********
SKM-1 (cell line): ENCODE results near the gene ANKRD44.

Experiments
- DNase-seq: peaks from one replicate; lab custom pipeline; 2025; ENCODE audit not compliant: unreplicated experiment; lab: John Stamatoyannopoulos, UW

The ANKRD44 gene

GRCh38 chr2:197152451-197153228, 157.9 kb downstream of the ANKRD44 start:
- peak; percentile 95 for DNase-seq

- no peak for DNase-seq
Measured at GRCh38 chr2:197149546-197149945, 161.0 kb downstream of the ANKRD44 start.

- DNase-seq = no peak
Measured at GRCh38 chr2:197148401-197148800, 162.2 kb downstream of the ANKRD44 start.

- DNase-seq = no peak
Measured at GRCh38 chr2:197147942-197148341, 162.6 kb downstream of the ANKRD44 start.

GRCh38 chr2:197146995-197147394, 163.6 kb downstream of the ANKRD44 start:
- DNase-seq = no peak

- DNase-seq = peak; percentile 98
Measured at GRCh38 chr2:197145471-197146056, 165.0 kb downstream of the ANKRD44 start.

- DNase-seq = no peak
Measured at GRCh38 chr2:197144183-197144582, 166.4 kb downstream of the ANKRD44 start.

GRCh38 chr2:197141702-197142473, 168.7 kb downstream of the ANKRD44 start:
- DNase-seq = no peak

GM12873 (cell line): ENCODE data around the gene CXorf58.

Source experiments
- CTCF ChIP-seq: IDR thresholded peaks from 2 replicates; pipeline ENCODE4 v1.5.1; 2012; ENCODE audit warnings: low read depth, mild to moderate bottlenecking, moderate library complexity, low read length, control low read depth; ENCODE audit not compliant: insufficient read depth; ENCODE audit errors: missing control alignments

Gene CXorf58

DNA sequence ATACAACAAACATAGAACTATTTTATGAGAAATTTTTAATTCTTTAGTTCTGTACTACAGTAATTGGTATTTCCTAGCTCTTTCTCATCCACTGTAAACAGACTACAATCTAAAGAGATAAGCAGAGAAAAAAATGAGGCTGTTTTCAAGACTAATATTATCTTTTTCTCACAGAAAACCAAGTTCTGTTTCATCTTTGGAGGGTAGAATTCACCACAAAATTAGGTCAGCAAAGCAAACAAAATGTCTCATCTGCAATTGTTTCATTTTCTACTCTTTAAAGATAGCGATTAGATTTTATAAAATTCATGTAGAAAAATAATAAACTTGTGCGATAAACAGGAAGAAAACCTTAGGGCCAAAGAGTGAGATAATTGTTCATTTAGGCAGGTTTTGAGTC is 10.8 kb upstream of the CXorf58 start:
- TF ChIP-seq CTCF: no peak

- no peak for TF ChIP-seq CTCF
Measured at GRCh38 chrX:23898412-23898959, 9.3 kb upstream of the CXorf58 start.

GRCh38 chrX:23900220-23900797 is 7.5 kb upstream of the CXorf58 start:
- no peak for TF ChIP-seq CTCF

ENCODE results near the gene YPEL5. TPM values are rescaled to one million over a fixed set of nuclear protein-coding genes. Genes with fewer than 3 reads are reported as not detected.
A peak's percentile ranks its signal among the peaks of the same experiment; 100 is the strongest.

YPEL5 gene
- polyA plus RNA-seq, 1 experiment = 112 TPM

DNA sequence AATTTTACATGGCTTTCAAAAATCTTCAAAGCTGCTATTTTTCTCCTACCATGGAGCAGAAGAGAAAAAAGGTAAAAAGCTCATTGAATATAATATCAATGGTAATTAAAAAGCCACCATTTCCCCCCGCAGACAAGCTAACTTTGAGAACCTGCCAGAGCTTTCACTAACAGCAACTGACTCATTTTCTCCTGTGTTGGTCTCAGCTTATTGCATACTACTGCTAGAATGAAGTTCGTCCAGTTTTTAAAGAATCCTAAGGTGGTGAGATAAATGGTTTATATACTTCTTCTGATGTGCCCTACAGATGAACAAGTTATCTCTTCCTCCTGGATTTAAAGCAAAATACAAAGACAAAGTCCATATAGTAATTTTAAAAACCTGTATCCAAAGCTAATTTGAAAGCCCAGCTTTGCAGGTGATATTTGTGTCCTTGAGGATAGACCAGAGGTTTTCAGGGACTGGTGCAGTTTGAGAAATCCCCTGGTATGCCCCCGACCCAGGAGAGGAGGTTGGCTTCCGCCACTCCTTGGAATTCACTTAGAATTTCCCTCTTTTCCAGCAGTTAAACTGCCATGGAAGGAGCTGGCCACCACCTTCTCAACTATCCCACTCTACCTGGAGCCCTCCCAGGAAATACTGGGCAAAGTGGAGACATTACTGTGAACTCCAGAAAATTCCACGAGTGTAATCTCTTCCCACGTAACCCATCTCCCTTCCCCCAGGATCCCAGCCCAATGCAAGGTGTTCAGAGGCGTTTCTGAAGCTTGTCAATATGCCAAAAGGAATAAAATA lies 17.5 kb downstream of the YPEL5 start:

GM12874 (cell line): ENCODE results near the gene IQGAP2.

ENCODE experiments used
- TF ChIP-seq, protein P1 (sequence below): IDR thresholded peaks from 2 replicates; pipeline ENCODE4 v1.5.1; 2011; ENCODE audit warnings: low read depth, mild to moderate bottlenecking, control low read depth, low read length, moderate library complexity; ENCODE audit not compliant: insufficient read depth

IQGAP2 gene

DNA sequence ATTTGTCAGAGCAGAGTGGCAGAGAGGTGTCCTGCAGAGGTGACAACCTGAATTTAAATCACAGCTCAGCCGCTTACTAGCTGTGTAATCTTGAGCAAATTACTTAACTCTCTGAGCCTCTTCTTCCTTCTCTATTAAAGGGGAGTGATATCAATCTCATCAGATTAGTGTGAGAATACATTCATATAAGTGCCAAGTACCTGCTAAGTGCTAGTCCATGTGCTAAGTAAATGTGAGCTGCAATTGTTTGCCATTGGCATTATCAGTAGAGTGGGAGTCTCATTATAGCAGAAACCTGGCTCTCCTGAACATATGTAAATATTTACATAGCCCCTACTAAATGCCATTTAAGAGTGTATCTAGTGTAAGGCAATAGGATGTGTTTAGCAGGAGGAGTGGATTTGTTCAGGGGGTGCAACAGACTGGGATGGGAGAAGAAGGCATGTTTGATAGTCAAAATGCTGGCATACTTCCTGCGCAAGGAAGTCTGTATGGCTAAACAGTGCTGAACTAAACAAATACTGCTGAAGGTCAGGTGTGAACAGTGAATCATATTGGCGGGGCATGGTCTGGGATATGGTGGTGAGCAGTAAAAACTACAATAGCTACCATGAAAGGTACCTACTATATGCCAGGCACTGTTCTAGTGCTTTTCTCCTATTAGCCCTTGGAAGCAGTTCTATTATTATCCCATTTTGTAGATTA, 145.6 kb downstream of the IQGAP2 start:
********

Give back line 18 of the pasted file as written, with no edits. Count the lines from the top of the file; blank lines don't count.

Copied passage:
Measured at GRCh38 chr2:197144183-197144582, 166.4 kb downstream of the ANKRD44 start.